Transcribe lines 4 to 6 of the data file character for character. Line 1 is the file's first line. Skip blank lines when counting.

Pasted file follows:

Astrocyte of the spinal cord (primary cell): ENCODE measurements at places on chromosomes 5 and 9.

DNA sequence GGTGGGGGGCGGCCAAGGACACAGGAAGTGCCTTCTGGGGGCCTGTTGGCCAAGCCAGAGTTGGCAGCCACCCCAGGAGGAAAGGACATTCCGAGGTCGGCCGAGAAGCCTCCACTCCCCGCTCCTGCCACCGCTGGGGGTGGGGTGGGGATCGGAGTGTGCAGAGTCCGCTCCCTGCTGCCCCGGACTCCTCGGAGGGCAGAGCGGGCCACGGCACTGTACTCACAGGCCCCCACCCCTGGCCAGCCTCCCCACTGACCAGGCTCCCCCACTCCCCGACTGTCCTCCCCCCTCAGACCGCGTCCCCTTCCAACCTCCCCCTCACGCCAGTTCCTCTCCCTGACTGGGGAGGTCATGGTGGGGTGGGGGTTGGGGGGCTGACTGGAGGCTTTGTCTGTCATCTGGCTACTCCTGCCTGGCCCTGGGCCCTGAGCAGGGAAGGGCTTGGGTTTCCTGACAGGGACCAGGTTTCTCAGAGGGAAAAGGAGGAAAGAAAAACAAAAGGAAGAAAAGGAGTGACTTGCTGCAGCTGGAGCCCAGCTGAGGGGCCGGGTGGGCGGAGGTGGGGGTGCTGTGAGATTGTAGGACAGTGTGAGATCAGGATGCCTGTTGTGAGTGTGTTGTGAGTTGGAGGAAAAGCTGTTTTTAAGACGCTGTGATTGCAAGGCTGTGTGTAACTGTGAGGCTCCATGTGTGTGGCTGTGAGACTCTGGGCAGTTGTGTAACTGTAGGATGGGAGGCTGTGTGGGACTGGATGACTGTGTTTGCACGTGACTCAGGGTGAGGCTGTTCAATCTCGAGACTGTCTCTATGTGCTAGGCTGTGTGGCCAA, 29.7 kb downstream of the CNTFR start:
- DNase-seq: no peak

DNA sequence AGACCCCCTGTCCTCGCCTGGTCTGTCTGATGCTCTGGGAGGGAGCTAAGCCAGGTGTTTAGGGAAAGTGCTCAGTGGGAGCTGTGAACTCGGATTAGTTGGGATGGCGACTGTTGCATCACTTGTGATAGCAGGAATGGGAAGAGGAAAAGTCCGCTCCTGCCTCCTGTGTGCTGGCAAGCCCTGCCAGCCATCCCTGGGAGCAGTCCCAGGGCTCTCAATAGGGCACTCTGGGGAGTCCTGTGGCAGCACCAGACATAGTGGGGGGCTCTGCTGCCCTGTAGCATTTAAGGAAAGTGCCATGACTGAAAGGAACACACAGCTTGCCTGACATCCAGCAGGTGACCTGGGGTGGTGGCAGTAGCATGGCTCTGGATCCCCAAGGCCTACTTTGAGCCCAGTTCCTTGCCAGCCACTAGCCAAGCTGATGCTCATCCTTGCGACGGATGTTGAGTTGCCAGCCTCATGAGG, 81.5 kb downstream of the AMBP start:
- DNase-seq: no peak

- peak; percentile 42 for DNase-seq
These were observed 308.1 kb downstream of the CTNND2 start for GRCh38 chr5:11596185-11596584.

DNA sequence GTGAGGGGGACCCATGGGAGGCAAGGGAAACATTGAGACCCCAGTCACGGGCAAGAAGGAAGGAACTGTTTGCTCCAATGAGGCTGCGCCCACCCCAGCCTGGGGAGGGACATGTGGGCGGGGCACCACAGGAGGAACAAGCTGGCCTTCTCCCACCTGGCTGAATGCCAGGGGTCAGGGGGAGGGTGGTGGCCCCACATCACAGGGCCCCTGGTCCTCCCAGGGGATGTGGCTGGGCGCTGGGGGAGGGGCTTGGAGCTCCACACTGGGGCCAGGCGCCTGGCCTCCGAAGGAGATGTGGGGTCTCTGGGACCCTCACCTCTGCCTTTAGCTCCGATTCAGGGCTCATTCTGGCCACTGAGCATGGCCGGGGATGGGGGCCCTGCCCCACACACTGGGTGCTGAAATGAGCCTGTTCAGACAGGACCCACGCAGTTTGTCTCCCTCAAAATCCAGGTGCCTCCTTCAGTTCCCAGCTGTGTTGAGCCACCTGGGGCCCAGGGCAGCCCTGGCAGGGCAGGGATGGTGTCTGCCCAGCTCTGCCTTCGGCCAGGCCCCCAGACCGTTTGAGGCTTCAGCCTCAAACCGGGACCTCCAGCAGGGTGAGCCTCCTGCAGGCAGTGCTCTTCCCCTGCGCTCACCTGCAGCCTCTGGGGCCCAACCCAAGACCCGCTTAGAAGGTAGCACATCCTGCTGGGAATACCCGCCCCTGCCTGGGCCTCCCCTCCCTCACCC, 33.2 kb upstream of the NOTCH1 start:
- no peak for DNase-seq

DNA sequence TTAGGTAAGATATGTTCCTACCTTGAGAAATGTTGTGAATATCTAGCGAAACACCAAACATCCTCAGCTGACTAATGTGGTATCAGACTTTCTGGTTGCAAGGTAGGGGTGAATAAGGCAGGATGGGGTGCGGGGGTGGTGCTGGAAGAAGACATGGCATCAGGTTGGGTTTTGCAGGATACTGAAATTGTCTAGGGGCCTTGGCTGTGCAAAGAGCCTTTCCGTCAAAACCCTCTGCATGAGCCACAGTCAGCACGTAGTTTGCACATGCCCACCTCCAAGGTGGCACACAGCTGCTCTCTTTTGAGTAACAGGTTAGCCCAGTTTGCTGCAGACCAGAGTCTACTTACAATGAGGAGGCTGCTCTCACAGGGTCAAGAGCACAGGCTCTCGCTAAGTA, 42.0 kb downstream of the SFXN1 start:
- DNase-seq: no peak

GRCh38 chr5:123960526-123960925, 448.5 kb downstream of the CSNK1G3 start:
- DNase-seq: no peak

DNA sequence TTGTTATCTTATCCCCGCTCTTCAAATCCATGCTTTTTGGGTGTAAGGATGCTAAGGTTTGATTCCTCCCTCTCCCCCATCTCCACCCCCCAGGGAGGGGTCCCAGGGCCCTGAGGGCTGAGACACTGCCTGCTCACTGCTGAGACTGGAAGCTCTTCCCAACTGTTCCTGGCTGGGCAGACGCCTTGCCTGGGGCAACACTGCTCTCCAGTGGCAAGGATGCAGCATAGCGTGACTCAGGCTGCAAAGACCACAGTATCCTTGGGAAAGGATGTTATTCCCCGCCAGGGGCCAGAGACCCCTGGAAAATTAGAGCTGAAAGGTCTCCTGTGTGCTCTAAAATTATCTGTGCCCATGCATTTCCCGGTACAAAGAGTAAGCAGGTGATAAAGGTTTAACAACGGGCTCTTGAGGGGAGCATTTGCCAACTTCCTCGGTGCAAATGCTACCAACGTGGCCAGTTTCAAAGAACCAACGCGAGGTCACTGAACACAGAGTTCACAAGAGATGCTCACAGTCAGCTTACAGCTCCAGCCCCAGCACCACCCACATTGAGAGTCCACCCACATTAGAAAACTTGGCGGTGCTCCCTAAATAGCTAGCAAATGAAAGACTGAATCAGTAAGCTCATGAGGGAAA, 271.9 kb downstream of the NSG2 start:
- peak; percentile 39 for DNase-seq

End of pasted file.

DNA sequence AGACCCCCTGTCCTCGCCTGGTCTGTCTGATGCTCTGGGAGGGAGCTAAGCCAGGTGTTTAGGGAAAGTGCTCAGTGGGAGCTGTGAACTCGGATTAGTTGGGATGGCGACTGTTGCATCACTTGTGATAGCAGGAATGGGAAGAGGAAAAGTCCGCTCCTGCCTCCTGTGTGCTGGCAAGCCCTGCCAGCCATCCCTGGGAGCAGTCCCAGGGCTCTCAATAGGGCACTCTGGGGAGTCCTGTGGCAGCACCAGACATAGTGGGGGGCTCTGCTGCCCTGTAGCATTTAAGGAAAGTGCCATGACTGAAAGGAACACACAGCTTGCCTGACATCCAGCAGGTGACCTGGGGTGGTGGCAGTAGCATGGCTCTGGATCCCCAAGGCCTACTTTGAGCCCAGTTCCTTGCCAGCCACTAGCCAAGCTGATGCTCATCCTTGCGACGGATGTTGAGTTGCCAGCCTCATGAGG, 81.5 kb downstream of the AMBP start:
- DNase-seq: no peak

- peak; percentile 42 for DNase-seq